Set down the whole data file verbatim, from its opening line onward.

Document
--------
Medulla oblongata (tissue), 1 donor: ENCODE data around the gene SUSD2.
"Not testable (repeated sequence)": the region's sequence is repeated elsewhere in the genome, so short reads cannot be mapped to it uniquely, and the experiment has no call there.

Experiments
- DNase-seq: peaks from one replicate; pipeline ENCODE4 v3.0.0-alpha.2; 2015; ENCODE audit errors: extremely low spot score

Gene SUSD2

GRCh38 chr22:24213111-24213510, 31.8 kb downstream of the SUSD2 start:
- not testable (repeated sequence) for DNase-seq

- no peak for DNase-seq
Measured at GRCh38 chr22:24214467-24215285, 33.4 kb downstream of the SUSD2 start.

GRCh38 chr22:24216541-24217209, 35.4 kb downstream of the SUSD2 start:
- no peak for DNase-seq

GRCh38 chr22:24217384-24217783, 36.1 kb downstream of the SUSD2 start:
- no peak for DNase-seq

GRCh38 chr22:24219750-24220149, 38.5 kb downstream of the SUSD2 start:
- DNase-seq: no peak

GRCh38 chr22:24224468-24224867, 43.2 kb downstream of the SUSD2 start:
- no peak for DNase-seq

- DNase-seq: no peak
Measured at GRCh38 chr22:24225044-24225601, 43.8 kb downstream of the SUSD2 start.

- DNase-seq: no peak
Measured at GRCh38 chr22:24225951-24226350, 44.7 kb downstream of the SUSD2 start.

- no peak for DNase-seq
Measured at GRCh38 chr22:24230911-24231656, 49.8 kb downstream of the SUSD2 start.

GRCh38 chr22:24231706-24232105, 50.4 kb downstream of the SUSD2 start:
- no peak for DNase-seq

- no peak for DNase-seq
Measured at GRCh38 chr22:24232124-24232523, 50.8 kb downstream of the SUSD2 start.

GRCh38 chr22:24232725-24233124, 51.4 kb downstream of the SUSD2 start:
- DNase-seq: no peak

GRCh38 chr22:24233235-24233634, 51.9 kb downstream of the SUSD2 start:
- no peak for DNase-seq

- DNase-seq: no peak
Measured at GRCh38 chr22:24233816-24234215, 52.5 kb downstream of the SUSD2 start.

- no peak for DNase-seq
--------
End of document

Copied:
Medulla oblongata (tissue), 1 donor: ENCODE data around the gene SUSD2.
"Not testable (repeated sequence)": the region's sequence is repeated elsewhere in the genome, so short reads cannot be mapped to it uniquely, and the experiment has no call there.

Experiments
- DNase-seq: peaks from one replicate; pipeline ENCODE4 v3.0.0-alpha.2; 2015; ENCODE audit errors: extremely low spot score

Gene SUSD2

GRCh38 chr22:24213111-24213510, 31.8 kb downstream of the SUSD2 start:
- not testable (repeated sequence) for DNase-seq

- no peak for DNase-seq
Measured at GRCh38 chr22:24214467-24215285, 33.4 kb downstream of the SUSD2 start.

GRCh38 chr22:24216541-24217209, 35.4 kb downstream of the SUSD2 start:
- no peak for DNase-seq

GRCh38 chr22:24217384-24217783, 36.1 kb downstream of the SUSD2 start:
- no peak for DNase-seq

GRCh38 chr22:24219750-24220149, 38.5 kb downstream of the SUSD2 start:
- DNase-seq: no peak

GRCh38 chr22:24224468-24224867, 43.2 kb downstream of the SUSD2 start:
- no peak for DNase-seq

- DNase-seq: no peak
Measured at GRCh38 chr22:24225044-24225601, 43.8 kb downstream of the SUSD2 start.

- DNase-seq: no peak
Measured at GRCh38 chr22:24225951-24226350, 44.7 kb downstream of the SUSD2 start.

- no peak for DNase-seq
Measured at GRCh38 chr22:24230911-24231656, 49.8 kb downstream of the SUSD2 start.

GRCh38 chr22:24231706-24232105, 50.4 kb downstream of the SUSD2 start:
- no peak for DNase-seq

- no peak for DNase-seq
Measured at GRCh38 chr22:24232124-24232523, 50.8 kb downstream of the SUSD2 start.

GRCh38 chr22:24232725-24233124, 51.4 kb downstream of the SUSD2 start:
- DNase-seq: no peak

GRCh38 chr22:24233235-24233634, 51.9 kb downstream of the SUSD2 start:
- no peak for DNase-seq

- DNase-seq: no peak
Measured at GRCh38 chr22:24233816-24234215, 52.5 kb downstream of the SUSD2 start.

- no peak for DNase-seq